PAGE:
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Two Instagram Earthquakes Rock AU

Letter from the Editor: this article contains detailed accounts of sexual and racial abuse, and may be triggering to readers.

Throughout the course of the last week, two Instagram pages have sent shockwaves through the AU student body.

Amidst the movement against police brutality and institutional racism, the Instagram account @blackatamericanuniversity has posted over 186 stories of racist on-campus treatment since its inception on June 20. The account describes incidents of racist treatment of AU employees, blatant profiling and exclusion of Black students by their fellow peers as well as on-campus organizations—especially but not limited to sororities and sports teams. A vast number of the page’s stories involve dating, friendships, and social life. Many of these incidents of bias occurred in the dorm halls, at parties, and in the classroom involving both teacher assistants and professors (including Professors Frank Rangoussis, Kimberlee Hollande, and Saul Newman). Stories have been submitted by both students and alumni, all anonymously.

This campus is hardly a stranger to this sort of disillusionment. Most students entered their first year at AU fully aware that bananas were hung from nooses just months before, targeting the Black sorority Alpha Kappa Alpha and former AUSG president Taylor Dumpson, resulting in both school and federal investigations that went nowhere. Merely a year later, cotton balls and confederate flags were found nailed to a bulletin board in MGC, the only evidence of its posting being an indistinguishable security video of several men in traffic jackets walking down the halls of the building late at night. The same year, Confederate flag flyers were found hanging from buildings around campus on the night of Professor Ibram X. Kendi’s presentation on AU’s then-new Antiracist Research Center.

The page was meant to highlight what it means to be a Black student attending AU. Its stories encompass all aspects of college life, including instances of sexual assault.

Another page, @exposingauabusers, which immediately generated attention through a frequent posting schedule and raw, unfiltered first-person tales of abuse, several of which mentioned the alleged perpetrators by name. Since its inception just five days ago, the account has published over 170 different posts—all stories of abuse, rape, and harassment told by victims. Multiple fraternities, both professional and social, were painted as complicit in regards to disciplinary action for members accused of sexual abuse. Much of the attention paid to @exposingauabusers also drifted toward @blackatamericanuniversity, which had put up its first post over a month earlier.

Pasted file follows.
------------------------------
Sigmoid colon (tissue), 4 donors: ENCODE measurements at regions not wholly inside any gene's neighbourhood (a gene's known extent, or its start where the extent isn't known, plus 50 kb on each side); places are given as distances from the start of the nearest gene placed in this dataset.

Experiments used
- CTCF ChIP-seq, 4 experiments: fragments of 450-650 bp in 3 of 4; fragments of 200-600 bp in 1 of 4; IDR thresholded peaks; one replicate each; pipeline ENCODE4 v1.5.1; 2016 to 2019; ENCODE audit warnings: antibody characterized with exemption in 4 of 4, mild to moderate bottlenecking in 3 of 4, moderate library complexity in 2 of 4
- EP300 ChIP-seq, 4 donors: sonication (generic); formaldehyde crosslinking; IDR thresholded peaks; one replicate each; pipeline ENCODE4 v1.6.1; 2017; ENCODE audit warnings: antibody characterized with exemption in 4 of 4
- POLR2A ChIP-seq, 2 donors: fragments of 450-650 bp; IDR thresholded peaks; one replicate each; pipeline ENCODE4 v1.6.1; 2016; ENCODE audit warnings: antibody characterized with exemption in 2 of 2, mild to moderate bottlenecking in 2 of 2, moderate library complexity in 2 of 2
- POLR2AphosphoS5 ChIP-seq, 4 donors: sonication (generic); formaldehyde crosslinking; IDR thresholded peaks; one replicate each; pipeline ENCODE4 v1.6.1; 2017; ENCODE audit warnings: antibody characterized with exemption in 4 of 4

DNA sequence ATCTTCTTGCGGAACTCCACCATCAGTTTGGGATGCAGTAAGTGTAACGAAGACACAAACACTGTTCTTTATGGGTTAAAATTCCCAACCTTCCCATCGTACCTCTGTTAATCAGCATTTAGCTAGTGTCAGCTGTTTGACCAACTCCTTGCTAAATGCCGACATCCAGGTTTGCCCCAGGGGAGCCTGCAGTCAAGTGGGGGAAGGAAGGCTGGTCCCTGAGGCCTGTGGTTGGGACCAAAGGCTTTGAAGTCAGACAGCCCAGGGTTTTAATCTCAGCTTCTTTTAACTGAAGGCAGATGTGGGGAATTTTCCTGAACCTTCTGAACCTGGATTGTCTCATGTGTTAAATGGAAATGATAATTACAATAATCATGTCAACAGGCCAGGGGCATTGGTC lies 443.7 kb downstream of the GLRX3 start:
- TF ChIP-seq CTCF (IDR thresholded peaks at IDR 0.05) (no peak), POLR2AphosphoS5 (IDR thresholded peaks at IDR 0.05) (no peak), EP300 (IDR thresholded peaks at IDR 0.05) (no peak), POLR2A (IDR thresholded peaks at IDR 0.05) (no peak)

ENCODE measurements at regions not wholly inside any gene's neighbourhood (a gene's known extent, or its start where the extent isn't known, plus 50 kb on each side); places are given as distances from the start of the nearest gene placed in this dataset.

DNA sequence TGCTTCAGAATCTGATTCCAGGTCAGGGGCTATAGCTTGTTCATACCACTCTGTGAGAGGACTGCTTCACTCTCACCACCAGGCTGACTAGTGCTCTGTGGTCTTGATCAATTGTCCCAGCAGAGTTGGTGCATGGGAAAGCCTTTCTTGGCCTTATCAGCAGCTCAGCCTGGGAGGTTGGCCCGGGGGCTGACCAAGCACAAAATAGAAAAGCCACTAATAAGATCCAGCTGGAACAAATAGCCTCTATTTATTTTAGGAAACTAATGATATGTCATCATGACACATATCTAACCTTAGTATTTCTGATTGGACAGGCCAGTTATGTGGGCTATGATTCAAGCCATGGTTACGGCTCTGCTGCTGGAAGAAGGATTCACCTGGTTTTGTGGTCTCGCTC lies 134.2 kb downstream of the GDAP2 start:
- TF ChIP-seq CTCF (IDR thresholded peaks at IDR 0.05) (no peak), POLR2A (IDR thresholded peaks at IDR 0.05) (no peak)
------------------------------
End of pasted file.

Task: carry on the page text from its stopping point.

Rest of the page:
According to several sources, the administrators of both pages have received cease-and-desist letters over the past couple days. At around 2 a.m. on Wednesday morning, the page put up an announcement that it would be taking a brief hiatus from posting “due to obsessive threats of legal action from anonymous and non-anonymous accounts.” The appearance of legal threats began as occasional, the post continued, but soon became “over 100 anonymous, copy and pasted threats to our submissions which is meant for survivors.” The post encouraged similar accounts to continue posting.

While frequent on-campus racial incidents and unsatisfactory Title IX processes have incited student criticism and demands for reform in the past, it is clear students believed that not enough is being done, and that the culture that protects racist ideologies and perpetrators of sexual assault must be approached through a more radical and disruptive means.

In their short lifespans, @exposingauabusers and @blackatamericanuniversity have publicly named a multitude of perpetrators. One of them is Jubilee Witte, a student who was featured in at least three different stories that paint him as a creepy, disturbed fetishizer of Black women and African culture. On a professional profile, he listed that he was the beneficiary of a Fulbright Fellowship Award to study Yoruba and contemporary West African culture. The latest update as of the first drafting of this article is that several members of the AU community have reported him to the Fulbright Association and to the AU Office of Merit Awards in an effort to have this scholarship rescinded.

Delta Chi, Sigma Chi, Zeta Beta Tau, Pi Kappa Alpha, Beta Theta Pi, Alpha Sigma Phi, Sigma Alpha Mu, Sigma Phi Epsilon, and Zeta Psi have all been named in posts alleging sexual abuse. Just yesterday, a post went up describing an assault at a PIKE Christmas Party—the victim was subjected to forced sexual activity and managed to escape with the help of friends. “He said he was friends with every sorority on campus and I would be Blacklisted in the spring when I rushed if I talked shit,” the post reads. “I found out later he was on eboard and was running another big org on campus.”

In a post on @blackatamericanuniversity, one Black student wrote of the racist culture to which he was subjected while joining Alpha Sigma Phi. He recounts having to participate in a Civil War-themed party laced with racial epithets, in which the brothers were split up between two teams and fought each other while drinking.

Several Greek organizations have met or plan to meet about responses to posts by both groups. Most of already spoken out condemning acts of sexual abuse by members. The professional law fraternity Phi Alpha Delta released a statement that promised mandatory “sensitivity training” and consent training for new and current members come Fall. The statement also called for changing the Student Code of Conduct to make bias-related incidents explicit grounds for expulsion.